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O Root of Jesse, standing as a sign among the peoples;

before you kings will shut their mouths,

to you the nations will make their prayer:

Come and deliver us, and delay no longer

The Jesse tree is a familiar sight to any medievalist. Liking to celebrate their own lineage, the idea of taking Isaiah’s verses about the Messiah being born of the root of the tree of Jesse appealed to the kings of this world, and so it was an image much copied. It reminds us of something central to the Christian faith – which is that the Word was made flesh and dwelt amongst us; he who had no beginning and was ungenerated, became a creature with a birth – a real baby, a real boy and a real man crucified in the Cross for our sins. It was not, perhaps surprising that one of the earliest heresies was a protest against such an idea. Adoptionism argued that Christ was a man who was adopted by God at the moment of the baptism in the Jordan, and that the Spirit of God left him on the Cross – a line of heresy which found its way into the Islamic take on Christ. We are so familiar with the idea of the Incarnation that we are apt to forget what a radical idea it is.

The ancient Greeks and Romans were very familiar with the idea of gods taking on human form and interfering in human affairs, and the Jews, who rejected polytheism, were familiar with the idea, discussed in yesterday’s post, of God speaking to man out of the flames. But the notion that the one God should have actually become a human being, should have had a human mother, and should have suffered and died, was an extremely radical one. For one thing, if there was only one God, who, then, was God whilst God was being a human baby? The very idea seemed to the Jews a direct challenge to their monotheism, as it does, to this day, to Muslim theologians. The dogma of the Trinity derives from the way in which Scripture talks about God as both Father, Word and Spirit. It was the Word who became flesh, not the Father or the Spirit, and yet all were God; the Trinity is the only answer to the dilemma this poses to monotheists.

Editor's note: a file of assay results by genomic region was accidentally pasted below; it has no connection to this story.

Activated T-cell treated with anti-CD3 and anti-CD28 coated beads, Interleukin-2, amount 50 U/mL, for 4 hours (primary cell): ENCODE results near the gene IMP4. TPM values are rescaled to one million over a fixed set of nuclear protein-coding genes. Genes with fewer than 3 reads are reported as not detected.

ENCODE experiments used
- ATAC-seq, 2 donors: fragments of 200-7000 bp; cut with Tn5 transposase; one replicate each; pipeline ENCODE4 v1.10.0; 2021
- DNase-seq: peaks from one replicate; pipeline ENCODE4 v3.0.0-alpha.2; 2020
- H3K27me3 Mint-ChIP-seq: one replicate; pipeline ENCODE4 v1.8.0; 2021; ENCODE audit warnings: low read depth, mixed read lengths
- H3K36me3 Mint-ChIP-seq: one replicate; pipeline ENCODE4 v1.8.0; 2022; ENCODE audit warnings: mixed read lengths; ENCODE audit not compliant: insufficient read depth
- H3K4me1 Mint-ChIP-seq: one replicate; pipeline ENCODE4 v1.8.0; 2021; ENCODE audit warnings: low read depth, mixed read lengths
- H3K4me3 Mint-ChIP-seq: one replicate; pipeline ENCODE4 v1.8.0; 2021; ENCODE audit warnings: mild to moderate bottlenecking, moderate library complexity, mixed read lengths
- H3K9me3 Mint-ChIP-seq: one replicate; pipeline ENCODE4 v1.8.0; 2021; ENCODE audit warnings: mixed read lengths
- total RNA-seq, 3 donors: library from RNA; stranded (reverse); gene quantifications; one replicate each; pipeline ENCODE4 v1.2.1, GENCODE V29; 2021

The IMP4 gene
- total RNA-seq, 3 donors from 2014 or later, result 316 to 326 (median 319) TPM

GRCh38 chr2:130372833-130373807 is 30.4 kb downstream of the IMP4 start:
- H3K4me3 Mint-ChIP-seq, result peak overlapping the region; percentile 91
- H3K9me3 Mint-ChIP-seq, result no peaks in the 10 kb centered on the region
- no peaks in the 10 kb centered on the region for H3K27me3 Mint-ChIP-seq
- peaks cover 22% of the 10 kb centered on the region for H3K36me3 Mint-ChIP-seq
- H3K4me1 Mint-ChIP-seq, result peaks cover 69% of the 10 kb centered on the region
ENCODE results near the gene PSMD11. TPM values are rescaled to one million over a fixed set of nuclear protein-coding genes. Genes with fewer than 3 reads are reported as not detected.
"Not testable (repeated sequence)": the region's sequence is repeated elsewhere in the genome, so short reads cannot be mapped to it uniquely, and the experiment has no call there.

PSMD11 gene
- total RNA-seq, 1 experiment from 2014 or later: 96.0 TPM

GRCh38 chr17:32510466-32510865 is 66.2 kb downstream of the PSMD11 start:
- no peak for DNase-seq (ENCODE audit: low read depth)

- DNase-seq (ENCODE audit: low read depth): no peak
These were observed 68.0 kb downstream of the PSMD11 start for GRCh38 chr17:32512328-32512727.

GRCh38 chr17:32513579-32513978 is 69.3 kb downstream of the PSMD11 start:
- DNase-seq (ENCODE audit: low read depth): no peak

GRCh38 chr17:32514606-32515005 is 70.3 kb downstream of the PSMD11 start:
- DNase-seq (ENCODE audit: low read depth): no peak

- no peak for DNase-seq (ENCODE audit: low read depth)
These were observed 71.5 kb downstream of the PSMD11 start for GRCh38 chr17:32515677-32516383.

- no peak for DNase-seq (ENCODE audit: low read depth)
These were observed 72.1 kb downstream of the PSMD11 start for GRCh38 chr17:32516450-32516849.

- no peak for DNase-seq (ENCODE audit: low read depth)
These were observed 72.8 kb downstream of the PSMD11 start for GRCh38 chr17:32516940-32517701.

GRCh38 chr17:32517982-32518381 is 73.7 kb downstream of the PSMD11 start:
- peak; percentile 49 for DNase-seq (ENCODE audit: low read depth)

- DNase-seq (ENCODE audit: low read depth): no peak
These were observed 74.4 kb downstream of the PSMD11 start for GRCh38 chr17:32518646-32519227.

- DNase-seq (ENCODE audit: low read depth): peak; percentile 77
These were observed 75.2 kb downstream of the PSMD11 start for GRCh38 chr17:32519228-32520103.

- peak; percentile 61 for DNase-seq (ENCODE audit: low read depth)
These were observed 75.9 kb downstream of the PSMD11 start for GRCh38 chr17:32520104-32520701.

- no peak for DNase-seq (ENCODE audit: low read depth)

Isaiah had said that the promised Messiah would be if the root of Jesse, and both Luke and Matthew reach back to this prophesy, although, of course, the lineage is via Mary rather than by his foster father; but the ancients were familiar with the idea that the foster son could be the legitimate heir of the emperor – it was a common enough phenomenon in the Roman Empire. The Evangelists were anxious to show how the Scriptures with which they were familiar – what we call the Old Testament –  spoke of Jesus. The Septuagint, which they used, spoke of the Messiah being born of a Virgin. Luke has the confirmation of this prophecy in his Gospel, and from the best source available – the mother of Jesus herself. Who else could have told him of the words she had spoken in praise of God after the Annunciation? Writing, as they were, for fellow Jews, both Evangelists stressed the evidence to be found in Scripture.

Jesus himself used the image of himself as the vine, with us as the branches. He knew, as men who live in a predominantly agricultural economy do, that the soil in which the plant was rooted was of vital importance to its flourishing. So it is with us as Christians. If we are rooted in him, then we shall bear fruit, and if not, then not. Lord, let us be rooted in the reality of our life with you that, through the fruit we bear, we may bear witness to you.